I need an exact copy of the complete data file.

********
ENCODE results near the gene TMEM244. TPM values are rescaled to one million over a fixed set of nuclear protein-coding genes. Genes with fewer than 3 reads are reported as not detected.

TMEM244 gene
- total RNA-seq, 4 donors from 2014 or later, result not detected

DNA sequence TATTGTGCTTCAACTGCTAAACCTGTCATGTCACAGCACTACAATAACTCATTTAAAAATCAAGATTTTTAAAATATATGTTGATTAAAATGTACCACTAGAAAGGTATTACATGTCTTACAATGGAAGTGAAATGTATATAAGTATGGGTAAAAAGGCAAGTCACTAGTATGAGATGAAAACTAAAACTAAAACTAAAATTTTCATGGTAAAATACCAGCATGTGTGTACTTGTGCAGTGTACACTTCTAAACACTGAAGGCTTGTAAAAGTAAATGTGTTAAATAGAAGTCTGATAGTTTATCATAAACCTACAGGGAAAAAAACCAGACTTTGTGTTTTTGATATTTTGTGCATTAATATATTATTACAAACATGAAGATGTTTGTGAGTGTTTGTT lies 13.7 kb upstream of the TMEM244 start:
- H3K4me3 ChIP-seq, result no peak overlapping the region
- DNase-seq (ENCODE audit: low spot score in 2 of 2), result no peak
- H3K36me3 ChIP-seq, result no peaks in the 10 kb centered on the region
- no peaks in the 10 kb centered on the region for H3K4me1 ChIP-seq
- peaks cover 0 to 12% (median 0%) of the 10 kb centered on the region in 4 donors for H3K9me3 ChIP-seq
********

ENCODE results near the gene TMEM244. TPM values are rescaled to one million over a fixed set of nuclear protein-coding genes. Genes with fewer than 3 reads are reported as not detected.

TMEM244 gene
- total RNA-seq, 4 donors from 2014 or later, result not detected

DNA sequence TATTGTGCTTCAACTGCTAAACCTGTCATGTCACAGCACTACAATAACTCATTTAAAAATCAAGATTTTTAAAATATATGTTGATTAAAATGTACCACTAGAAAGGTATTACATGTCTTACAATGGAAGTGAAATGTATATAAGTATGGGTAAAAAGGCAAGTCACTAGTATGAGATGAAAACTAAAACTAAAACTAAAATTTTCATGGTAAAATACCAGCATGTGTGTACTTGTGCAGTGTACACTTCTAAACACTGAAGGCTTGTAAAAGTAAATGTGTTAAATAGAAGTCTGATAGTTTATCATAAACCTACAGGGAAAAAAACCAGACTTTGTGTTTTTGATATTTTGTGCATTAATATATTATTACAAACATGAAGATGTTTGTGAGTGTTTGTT lies 13.7 kb upstream of the TMEM244 start:
- H3K4me3 ChIP-seq, result no peak overlapping the region
- DNase-seq (ENCODE audit: low spot score in 2 of 2), result no peak
- H3K36me3 ChIP-seq, result no peaks in the 10 kb centered on the region
- no peaks in the 10 kb centered on the region for H3K4me1 ChIP-seq
- peaks cover 0 to 12% (median 0%) of the 10 kb centered on the region in 4 donors for H3K9me3 ChIP-seq